There was also concern that if anything went wrong with tapping the kegs the day of, we'd have a whole lot of thirsty guests. The price-per-beer wasn't that different when we factored in extra costs (tubs and ice for the kegs, extra glassware for the beer), so we went with the safer option. There was a bonus, too: It turns out, it's much easier to get down on the dance floor with a can or bottle than it is with a sloshy pint glass — and it added some local flair to our photos, too!
5. You have to budget for insurance, bartenders, and extras.
The booze itself may be the biggest bar expense, but it's not the only one. Depending on your venue, your caterer, and your state laws, you may have to purchase extra insurance to host alcohol at your event. You'll also have to buy ice and non-alcoholic beverages, rent glassware (and maybe even a physical bar), and pay people to make the drinks and serve them.
6. You may also have to get the mixers.
Speaking of extras, you'll need mixers and garnishes — like tonic, soda, and limes, for example — to go with your liquor; at the very least you'll need the ingredients that make up your signature cocktails. In our case, our caterer took care of ordering most of the non-alcoholic beverages himself. But one of our signature cocktails used ginger beer, which he suggested we order from the beer distributor. (Even though it's non-alcoholic, it's carried by a lot of beer sellers.)
Now, our caterer did not drink, so that should have been a clue right there not to trust his alcohol-related estimations. But I didn't really question it when he told me to add "just one case of ginger beer" to our order. No more than 20 minutes into cocktail hour, before we had even emerged from signing the marriage license, the ginger beer was gone and guests had resorted to sipping straight whiskey. I'm still bummed I didn't get one of my own signature cocktails!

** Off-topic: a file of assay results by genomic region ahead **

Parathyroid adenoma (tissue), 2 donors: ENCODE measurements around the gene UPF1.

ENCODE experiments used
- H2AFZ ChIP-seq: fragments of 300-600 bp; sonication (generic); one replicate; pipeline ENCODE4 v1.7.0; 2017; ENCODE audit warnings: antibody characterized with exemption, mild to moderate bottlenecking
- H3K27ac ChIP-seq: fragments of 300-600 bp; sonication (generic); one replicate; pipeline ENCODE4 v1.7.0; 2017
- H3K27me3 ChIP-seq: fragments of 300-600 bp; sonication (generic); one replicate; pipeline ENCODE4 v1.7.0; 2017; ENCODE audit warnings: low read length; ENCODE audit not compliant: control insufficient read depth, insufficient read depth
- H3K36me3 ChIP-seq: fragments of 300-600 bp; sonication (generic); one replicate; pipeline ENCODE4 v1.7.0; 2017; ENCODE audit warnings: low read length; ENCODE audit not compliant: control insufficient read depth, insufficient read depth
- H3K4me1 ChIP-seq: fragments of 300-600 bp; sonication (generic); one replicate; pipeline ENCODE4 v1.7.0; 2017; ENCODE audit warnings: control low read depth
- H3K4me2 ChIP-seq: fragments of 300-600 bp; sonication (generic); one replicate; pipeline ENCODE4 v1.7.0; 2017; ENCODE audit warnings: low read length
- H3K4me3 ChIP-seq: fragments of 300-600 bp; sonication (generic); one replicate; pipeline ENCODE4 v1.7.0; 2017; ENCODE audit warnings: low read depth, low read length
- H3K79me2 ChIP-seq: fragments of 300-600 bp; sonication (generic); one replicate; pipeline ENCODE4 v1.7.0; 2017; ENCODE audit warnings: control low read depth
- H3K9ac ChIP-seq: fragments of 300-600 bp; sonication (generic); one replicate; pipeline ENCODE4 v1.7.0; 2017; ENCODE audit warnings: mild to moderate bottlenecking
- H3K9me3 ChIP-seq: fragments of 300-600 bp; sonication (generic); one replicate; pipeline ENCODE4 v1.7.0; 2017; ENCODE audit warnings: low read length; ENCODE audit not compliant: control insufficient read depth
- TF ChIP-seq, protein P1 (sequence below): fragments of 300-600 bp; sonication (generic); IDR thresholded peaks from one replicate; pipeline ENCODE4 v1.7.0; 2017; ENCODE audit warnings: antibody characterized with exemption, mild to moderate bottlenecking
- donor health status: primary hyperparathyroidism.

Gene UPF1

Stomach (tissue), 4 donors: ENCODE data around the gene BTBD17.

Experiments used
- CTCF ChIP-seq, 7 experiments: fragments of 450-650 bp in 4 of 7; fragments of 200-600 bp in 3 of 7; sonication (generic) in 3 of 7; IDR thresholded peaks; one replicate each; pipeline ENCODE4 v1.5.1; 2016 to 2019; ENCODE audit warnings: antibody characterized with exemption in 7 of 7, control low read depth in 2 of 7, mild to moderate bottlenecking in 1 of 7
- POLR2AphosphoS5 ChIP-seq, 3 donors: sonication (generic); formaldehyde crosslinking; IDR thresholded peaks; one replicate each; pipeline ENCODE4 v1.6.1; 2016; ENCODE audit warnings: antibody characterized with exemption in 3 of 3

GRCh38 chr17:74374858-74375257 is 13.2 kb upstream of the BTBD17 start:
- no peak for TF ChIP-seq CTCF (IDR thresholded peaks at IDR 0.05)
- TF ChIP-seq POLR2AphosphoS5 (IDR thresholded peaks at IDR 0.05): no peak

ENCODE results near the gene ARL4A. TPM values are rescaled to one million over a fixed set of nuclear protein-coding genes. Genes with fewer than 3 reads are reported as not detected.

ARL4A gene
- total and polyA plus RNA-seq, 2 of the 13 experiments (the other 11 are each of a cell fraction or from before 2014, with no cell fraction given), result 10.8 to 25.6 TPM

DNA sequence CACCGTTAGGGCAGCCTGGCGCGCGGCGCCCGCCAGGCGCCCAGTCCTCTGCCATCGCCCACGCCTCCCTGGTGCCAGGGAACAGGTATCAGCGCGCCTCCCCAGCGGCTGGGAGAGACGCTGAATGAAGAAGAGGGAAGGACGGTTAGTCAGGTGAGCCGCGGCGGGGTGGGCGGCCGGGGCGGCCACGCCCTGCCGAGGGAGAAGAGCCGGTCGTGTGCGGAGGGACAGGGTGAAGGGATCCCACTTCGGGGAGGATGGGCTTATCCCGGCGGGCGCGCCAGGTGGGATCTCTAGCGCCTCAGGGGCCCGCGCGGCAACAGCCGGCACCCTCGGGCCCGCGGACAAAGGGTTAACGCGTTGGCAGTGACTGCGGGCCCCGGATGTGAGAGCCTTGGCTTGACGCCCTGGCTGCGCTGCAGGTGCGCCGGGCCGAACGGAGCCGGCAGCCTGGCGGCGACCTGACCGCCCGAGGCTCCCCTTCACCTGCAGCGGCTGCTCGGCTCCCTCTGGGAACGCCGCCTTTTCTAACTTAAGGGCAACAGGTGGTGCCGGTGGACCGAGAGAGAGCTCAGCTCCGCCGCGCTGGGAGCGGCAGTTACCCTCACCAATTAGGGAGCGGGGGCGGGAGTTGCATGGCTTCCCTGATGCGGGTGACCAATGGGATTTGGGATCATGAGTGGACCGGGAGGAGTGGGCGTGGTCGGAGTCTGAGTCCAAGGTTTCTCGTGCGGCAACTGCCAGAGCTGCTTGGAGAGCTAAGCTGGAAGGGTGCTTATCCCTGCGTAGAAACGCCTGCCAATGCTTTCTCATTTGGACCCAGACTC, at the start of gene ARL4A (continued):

7. You'll need a delivery plan.
If you choose to stock your own bar, chances are you're going to have to figure out how to get everything to your venue or pay a delivery fee to make it happen. We worked it out so that while I was stuffing gift bags and decorating the venue the day before, my soon-to-be hubs was driving around Brooklyn in our Subaru, picking up the booze.
It saved us big bucks, but definitely required some planning. If you go that route, be sure to coordinate with your venue when the drinks can be dropped off, and make sure you (or someone you trust) can be available to make it happen.
8. Having leftovers isn't a bad thing.
Running out of alcohol is one of the last things you'd want to happen at a wedding, so we were sure to err on the side of buying too much versus not enough. (Ginger beer not included, obviously.) Some liquor stores will buy back what you don't use, but laws vary by state, so check with your vendors to see if that's an option.
Even if you can sell it back, you might not want to. You can usually wrangle a bulk discount for whatever you purchase (we got 17 percent off still wine and 5 percent off sparkling), and is it really the worst thing to have a stash of marked-down booze for your home bar?
We ended up with leftovers of everything but the whiskey, which ran out at the very end of the night. We took the beer to picnics all summer long, toasted our first anniversary with our last bottles of red and white (yes, both of them), and gifted that Prosecco to any of our friends who got engaged over the following few months. We'd used it to toast the happiest day of our lives, we figured, so we were happy to share the good wedding karma with other lucky couples, too.
Did you stock your own bar? If so, add any other lessons you may have learned in the comments!